Time Class Case Study

Time1 Class Declaration

Our first example consists of two classesTime1 (Fig. 9.1) and Time1Test (Fig. 9.2). Class Time1 represents the time of day. Class Time1Test is a testing class in which the Main method creates an object of class Time1 and invokes its methods. The output of this application appears in Fig. 9.2.

Figure 9.1. Time1 class declaration maintains the time in 24-hour format.

 1 // Fig. 9.1: Time1.cs
 2 // Time1 class declaration maintains the time in 24-hour format.
 3 public class Time1
 4 {
 5 private int hour; // 0 - 23 
 6 private int minute; // 0 - 59
 7 private int second; // 0 - 59
 8
 9 // set a new time value using universal time; ensure that
10 // the data remains consistent by setting invalid values to zero
11 public void SetTime( int h, int m, int s )
12 {
13 hour = ( ( h >= 0 && h < 24 ) ? h : 0 ); // validate hour
14 minute = ( ( m >= 0 && m < 60 ) ? m : 0 ); // validate minute
15 second = ( ( s >= 0 && s < 60 ) ? s : 0 ); // validate second
16 } // end method SetTime
17
18 // convert to string in universal-time format (HH:MM:SS)
19 public string ToUniversalString()
20 {
21 return string.Format( "{0:D2}:{1:D2}:{2:D2}",
22  hour, minute, second ); 
23 } // end method ToUniversalString
24
25 // convert to string in standard-time format (H:MM:SS AM or PM)
26 public override string ToString()
27 {
28 return string.Format( "{0}:{1:D2}:{2:D2} {3}", 
29  ( ( hour == 0 || hour == 12 ) ? 12 : hour % 12 ),
30  minute, second, ( hour < 12 ? "AM" : "PM" ) ); 
31 } // end method ToString
32 } // end class Time1

Figure 9.2. Time1 object used in an application.

(This item is displayed on pages 412 - 413 in the print version)

 1 // Fig. 9.2: Time1Test.cs
 2 // Time1 object used in an application.
 3 using System;
 4
 5 public class Time1Test
 6 {
 7 public static void Main( string[] args )
 8 {
 9 // create and initialize a Time1 object
10 Time1 time = new Time1(); // invokes Time1 constructor
11
12 // output string representations of the time
13 Console.Write( "The initial universal time is: " );
14 Console.WriteLine( time.ToUniversalString() );
15 Console.Write( "The initial standard time is: " );
16 Console.WriteLine( time.ToString() );
17 Console.WriteLine(); // output a blank line
18
19 // change time and output updated time
20 time.SetTime( 13, 27, 6 );
21 Console.Write( "Universal time after SetTime is: " );
22 Console.WriteLine( time.ToUniversalString() );
23 Console.Write( "Standard time after SetTime is: " );
24 Console.WriteLine( time.ToString() );
25 Console.WriteLine(); // output a blank line
26
27 // set time with invalid values; output updated time
28 time.SetTime( 99, 99, 99 );
29 Console.WriteLine( "After attempting invalid settings:" );
30 Console.Write( "Universal time: " );
31 Console.WriteLine( time.ToUniversalString() );
32 Console.Write( "Standard time: " );
33 Console.WriteLine( time.ToString() );
34 } // end Main
35 } // end class Time1Test
 
 The initial universal time is: 00:00:00
 The initial standard time is: 12:00:00 AM

 Universal time after SetTime is: 13:27:06
 Standard time after SetTime is: 1:27:06 PM

 After attempting invalid settings:
 Universal time: 00:00:00
 Standard time: 12:00:00 AM

Class Time1 contains three private instance variables of type int (Fig. 9.1, lines 57)hour, minute and secondthat represent the time in universal-time format (24-hour clock format, in which hours are in the range 023). Class Time1 contains public methods SetTime (lines 1116), ToUniversalString (lines 1923) and ToString (lines 2631). These methods are the public services or the public interface that the class provides to its clients.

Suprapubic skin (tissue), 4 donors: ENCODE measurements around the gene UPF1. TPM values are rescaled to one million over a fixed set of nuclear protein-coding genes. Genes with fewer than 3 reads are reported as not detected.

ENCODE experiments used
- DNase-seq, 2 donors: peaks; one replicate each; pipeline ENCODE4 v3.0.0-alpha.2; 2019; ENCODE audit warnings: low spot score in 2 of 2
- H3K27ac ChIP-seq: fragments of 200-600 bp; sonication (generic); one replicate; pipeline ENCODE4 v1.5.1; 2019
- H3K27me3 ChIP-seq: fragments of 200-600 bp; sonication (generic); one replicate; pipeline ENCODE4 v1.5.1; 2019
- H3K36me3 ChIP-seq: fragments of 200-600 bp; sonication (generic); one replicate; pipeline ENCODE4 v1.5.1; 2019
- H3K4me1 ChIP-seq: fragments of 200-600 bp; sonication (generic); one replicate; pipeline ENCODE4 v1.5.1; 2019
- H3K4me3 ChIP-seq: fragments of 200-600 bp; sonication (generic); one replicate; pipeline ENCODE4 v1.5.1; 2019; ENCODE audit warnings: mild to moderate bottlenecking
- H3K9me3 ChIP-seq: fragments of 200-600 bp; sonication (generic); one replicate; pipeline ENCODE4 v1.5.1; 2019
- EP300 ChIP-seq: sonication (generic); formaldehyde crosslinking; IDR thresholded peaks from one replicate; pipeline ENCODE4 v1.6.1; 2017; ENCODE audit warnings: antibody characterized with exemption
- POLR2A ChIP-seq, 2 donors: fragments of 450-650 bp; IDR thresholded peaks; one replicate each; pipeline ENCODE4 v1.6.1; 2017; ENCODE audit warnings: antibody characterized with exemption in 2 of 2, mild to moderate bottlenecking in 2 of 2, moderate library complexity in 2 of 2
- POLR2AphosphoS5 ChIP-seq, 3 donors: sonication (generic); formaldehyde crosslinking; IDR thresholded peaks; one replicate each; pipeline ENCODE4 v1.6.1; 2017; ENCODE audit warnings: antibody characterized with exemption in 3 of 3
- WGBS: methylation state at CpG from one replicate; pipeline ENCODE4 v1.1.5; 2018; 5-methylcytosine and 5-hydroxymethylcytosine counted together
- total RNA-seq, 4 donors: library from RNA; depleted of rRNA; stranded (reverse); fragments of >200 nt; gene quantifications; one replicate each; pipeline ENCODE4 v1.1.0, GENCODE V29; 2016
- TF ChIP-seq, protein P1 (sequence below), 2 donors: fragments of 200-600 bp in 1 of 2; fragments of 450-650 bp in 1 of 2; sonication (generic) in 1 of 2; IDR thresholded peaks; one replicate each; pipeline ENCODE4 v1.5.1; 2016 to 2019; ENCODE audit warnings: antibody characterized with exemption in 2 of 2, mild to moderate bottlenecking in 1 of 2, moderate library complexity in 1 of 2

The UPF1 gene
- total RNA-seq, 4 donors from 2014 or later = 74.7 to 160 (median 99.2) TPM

In this example, class Time1 does not declare a constructor, so the class has a default constructor that is supplied by the compiler. Each instance variable implicitly receives the default value 0 for an int. Note that when instance variables are declared in the class body they can be initialized using the same initialization syntax as a local variable.

Method SetTime (lines 1116) is a public method that declares three int parameters and uses them to set the time. A conditional expression tests each argument to determine whether the value is in a specified range. For example, the hour value (line 13) must be greater than or equal to 0 and less than 24, because universal-time format represents hours as integers from 0 to 23 (e.g., 1 PM is hour 13 and 11 PM is hour 23; midnight is hour 0 and noon is hour 12). Similarly, both minute and second values (lines 14 and 15) must be greater than or equal to 0 and less than 60. Any out-of-range values are set to 0 to ensure that a Time1 object always contains consistent datathat is, the object's data values are always kept in range, even if the values provided as arguments to method SetTime are incorrect. In this example, 0 is a consistent value for hour, minute and second.

A value passed to SetTime is a correct value if that value is in the allowed range for the member it is initializing. So, any number in the range 023 would be a correct value for the hour. A correct value is always a consistent value. However, a consistent value is not necessarily a correct value. If SetTime sets hour to 0 because the argument received was out of range, then SetTime is taking an incorrect value and making it consistent, so the object remains in a consistent state at all times. In this case, the application might want to indicate that the object is incorrect. In Chapter 12, Exception Handling, you will learn techniques that enable your classes to indicate when incorrect values are received.

Software Engineering Observation 9 1

Methods and properties that modify the values of private variables should verify that the intended new values are proper. If they are not, they should place the private variables in an appropriate consistent state.

Method ToUniversalString (lines 1923) takes no arguments and returns a string in universal-time format, consisting of six digitstwo for the hour, two for the minute and two for the second. For example, if the time were 1:30:07 PM, method ToUniversalString would return 13:30:07. The return statement (lines 2122) uses static method Format of class string to return a string containing the formatted hour, minute and second values, each with two digits and, where needed, a leading 0 (specified with the D2 format specifierwhich pads the integer with 0s if it has less than two digits). Method Format is similar to the string formatting in method Console.Write, except that Format returns a formatted string rather than displaying it in a console window. The formatted string is returned by method ToUniversalString.